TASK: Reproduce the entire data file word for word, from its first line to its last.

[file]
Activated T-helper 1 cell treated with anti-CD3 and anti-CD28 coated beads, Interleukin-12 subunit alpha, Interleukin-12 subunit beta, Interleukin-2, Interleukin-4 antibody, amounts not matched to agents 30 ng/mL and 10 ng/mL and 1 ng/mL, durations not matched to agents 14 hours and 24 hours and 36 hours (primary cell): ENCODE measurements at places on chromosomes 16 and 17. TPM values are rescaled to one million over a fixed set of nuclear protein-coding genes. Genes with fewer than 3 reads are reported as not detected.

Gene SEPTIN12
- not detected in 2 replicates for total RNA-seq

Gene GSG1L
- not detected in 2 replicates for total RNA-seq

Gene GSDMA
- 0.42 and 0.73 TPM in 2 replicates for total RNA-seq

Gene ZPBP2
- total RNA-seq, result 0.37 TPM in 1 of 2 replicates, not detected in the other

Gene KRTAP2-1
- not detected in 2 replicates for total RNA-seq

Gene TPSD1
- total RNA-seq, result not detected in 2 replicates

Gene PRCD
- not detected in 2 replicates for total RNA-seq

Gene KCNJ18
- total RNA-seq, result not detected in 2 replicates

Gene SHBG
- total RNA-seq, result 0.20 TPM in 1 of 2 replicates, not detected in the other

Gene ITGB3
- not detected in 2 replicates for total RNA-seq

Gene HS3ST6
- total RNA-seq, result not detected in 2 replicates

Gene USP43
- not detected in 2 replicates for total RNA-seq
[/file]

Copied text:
Activated T-helper 1 cell treated with anti-CD3 and anti-CD28 coated beads, Interleukin-12 subunit alpha, Interleukin-12 subunit beta, Interleukin-2, Interleukin-4 antibody, amounts not matched to agents 30 ng/mL and 10 ng/mL and 1 ng/mL, durations not matched to agents 14 hours and 24 hours and 36 hours (primary cell): ENCODE measurements at places on chromosomes 16 and 17. TPM values are rescaled to one million over a fixed set of nuclear protein-coding genes. Genes with fewer than 3 reads are reported as not detected.

Gene SEPTIN12
- not detected in 2 replicates for total RNA-seq

Gene GSG1L
- not detected in 2 replicates for total RNA-seq

Gene GSDMA
- 0.42 and 0.73 TPM in 2 replicates for total RNA-seq

Gene ZPBP2
- total RNA-seq, result 0.37 TPM in 1 of 2 replicates, not detected in the other

Gene KRTAP2-1
- not detected in 2 replicates for total RNA-seq

Gene TPSD1
- total RNA-seq, result not detected in 2 replicates

Gene PRCD
- not detected in 2 replicates for total RNA-seq

Gene KCNJ18
- total RNA-seq, result not detected in 2 replicates

Gene SHBG
- total RNA-seq, result 0.20 TPM in 1 of 2 replicates, not detected in the other

Gene ITGB3
- not detected in 2 replicates for total RNA-seq

Gene HS3ST6
- total RNA-seq, result not detected in 2 replicates

Gene USP43
- not detected in 2 replicates for total RNA-seq